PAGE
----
Teleworking by Kevin D. – Post 3

Teleworking by Kevin D. – Post 3

Post 3 – A Mouthful

Kevin D. works for Adams County as the Legislative Liaison.  Kevin started teleworking in August 2016 and offered to write about his experiences for a series of blog posts.  Read them in order starting with Post 1 – Getting Started.

In one breath I was trying to lay out everything I had worked on for the past few days, all the meetings I took, and all the follow-up items I had for her.

Having teleworked for several weeks now, one big drawback that I discovered is not having the ability to interact with my colleagues throughout the day.  It’s easy to forget that co-workers usually bounce ideas off each other during the day, or talk about County business with each other (giving everyone a better sense of what the County is doing via the various departments and agencies).  During a recent phone conversation with my supervisor, she had to interrupt me several times just to get a word in.  In one breath I was trying to lay out everything I had worked on for the past few days, all the meetings I took, and all the follow-up items I had for her. Instead of spacing all of those conversations out throughout the week like I would have done if in the office every day, I tried to do it all at once and was not cognizant of the fact that it was an overwhelming amount of information to throw at someone at one time.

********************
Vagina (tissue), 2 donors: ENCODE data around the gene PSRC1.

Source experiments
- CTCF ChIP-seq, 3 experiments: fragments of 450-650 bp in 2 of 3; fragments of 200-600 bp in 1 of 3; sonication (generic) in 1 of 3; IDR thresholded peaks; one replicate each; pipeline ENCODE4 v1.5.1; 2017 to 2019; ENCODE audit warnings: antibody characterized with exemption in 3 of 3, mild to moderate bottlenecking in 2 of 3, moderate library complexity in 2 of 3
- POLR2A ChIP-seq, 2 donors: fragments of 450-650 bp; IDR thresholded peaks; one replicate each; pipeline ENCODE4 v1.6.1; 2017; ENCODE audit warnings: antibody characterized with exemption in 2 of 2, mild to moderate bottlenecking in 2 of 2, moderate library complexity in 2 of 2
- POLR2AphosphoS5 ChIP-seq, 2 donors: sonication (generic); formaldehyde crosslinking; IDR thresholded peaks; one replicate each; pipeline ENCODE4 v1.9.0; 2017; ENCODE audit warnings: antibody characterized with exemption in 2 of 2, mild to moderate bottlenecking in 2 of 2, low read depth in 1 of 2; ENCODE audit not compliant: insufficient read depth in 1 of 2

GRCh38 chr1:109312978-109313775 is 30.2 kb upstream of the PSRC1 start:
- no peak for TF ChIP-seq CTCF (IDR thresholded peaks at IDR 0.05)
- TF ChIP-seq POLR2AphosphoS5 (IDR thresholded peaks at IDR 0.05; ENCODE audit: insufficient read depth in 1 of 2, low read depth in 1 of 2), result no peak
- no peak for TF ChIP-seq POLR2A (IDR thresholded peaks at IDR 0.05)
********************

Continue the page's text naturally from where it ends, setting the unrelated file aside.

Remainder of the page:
talking too much icon b&wconversationThe next week at work my supervisor apologized for interrupting me, but explained that I was giving her so much information and not allowing her time to ask questions that it was not helpful to her, as she was racing to take all that information in.  I realized she was right. I needed to have more frequent conversations with her, and my other colleagues, in order to keep them updated on a timelier basis as well as respect their time and allow for their input.  I also asked my wife if I was doing that with her when she asks about my day at work, and she laughed and said the same thing my
supervisor said.

Since I do not have the chance to interact with others during days in which I don’t have meetings, I take the opportunity to do a “brain dump” with the first person who asks about work, and I have to be more aware of that and take a more measured approach when briefing others. But that being said, realizing that has enabled me to take more advantage of my in-office work days to catch up with colleagues on County business, have internal meetings, brainstorm with folks, and all the other things that being in an office provides (as opposed to being at home).

Post 4 – The End of Days